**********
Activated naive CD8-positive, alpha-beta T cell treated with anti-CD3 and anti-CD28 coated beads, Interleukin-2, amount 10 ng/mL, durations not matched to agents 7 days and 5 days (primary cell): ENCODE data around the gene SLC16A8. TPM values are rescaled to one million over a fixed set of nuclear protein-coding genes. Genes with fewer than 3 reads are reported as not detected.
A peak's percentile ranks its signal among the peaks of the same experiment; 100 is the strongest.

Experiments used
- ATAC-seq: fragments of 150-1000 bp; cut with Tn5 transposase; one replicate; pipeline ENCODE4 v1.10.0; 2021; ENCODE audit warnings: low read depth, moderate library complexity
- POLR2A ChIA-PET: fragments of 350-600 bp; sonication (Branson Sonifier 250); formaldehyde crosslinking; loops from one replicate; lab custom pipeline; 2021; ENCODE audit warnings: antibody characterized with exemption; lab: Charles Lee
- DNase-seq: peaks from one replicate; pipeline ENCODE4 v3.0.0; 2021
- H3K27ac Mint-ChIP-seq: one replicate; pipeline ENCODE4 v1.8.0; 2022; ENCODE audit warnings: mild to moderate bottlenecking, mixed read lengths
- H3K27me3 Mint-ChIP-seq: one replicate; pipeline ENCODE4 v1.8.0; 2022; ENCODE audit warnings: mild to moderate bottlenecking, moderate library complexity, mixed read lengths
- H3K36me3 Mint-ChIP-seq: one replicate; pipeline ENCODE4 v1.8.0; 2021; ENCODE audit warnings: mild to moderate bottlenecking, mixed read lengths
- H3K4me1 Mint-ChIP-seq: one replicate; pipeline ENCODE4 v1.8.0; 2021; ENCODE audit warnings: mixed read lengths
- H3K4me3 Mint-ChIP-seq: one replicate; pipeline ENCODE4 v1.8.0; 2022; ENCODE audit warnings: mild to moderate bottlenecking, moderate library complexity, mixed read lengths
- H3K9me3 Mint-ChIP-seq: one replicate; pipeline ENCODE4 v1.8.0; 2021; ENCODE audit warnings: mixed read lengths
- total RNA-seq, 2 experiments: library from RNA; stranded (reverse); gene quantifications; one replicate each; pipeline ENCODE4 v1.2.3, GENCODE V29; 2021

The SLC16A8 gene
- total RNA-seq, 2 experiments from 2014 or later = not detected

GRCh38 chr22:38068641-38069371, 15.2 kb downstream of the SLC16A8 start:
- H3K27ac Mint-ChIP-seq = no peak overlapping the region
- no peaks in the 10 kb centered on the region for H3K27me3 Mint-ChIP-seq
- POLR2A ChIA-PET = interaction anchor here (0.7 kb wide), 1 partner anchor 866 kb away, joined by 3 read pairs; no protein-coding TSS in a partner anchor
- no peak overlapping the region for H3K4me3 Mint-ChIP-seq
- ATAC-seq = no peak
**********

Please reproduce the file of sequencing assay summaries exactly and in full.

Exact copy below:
Activated naive CD8-positive, alpha-beta T cell treated with anti-CD3 and anti-CD28 coated beads, Interleukin-2, amount 10 ng/mL, durations not matched to agents 7 days and 5 days (primary cell): ENCODE data around the gene SLC16A8. TPM values are rescaled to one million over a fixed set of nuclear protein-coding genes. Genes with fewer than 3 reads are reported as not detected.
A peak's percentile ranks its signal among the peaks of the same experiment; 100 is the strongest.

Experiments used
- ATAC-seq: fragments of 150-1000 bp; cut with Tn5 transposase; one replicate; pipeline ENCODE4 v1.10.0; 2021; ENCODE audit warnings: low read depth, moderate library complexity
- POLR2A ChIA-PET: fragments of 350-600 bp; sonication (Branson Sonifier 250); formaldehyde crosslinking; loops from one replicate; lab custom pipeline; 2021; ENCODE audit warnings: antibody characterized with exemption; lab: Charles Lee
- DNase-seq: peaks from one replicate; pipeline ENCODE4 v3.0.0; 2021
- H3K27ac Mint-ChIP-seq: one replicate; pipeline ENCODE4 v1.8.0; 2022; ENCODE audit warnings: mild to moderate bottlenecking, mixed read lengths
- H3K27me3 Mint-ChIP-seq: one replicate; pipeline ENCODE4 v1.8.0; 2022; ENCODE audit warnings: mild to moderate bottlenecking, moderate library complexity, mixed read lengths
- H3K36me3 Mint-ChIP-seq: one replicate; pipeline ENCODE4 v1.8.0; 2021; ENCODE audit warnings: mild to moderate bottlenecking, mixed read lengths
- H3K4me1 Mint-ChIP-seq: one replicate; pipeline ENCODE4 v1.8.0; 2021; ENCODE audit warnings: mixed read lengths
- H3K4me3 Mint-ChIP-seq: one replicate; pipeline ENCODE4 v1.8.0; 2022; ENCODE audit warnings: mild to moderate bottlenecking, moderate library complexity, mixed read lengths
- H3K9me3 Mint-ChIP-seq: one replicate; pipeline ENCODE4 v1.8.0; 2021; ENCODE audit warnings: mixed read lengths
- total RNA-seq, 2 experiments: library from RNA; stranded (reverse); gene quantifications; one replicate each; pipeline ENCODE4 v1.2.3, GENCODE V29; 2021

The SLC16A8 gene
- total RNA-seq, 2 experiments from 2014 or later = not detected

GRCh38 chr22:38068641-38069371, 15.2 kb downstream of the SLC16A8 start:
- H3K27ac Mint-ChIP-seq = no peak overlapping the region
- no peaks in the 10 kb centered on the region for H3K27me3 Mint-ChIP-seq
- POLR2A ChIA-PET = interaction anchor here (0.7 kb wide), 1 partner anchor 866 kb away, joined by 3 read pairs; no protein-coding TSS in a partner anchor
- no peak overlapping the region for H3K4me3 Mint-ChIP-seq
- ATAC-seq = no peak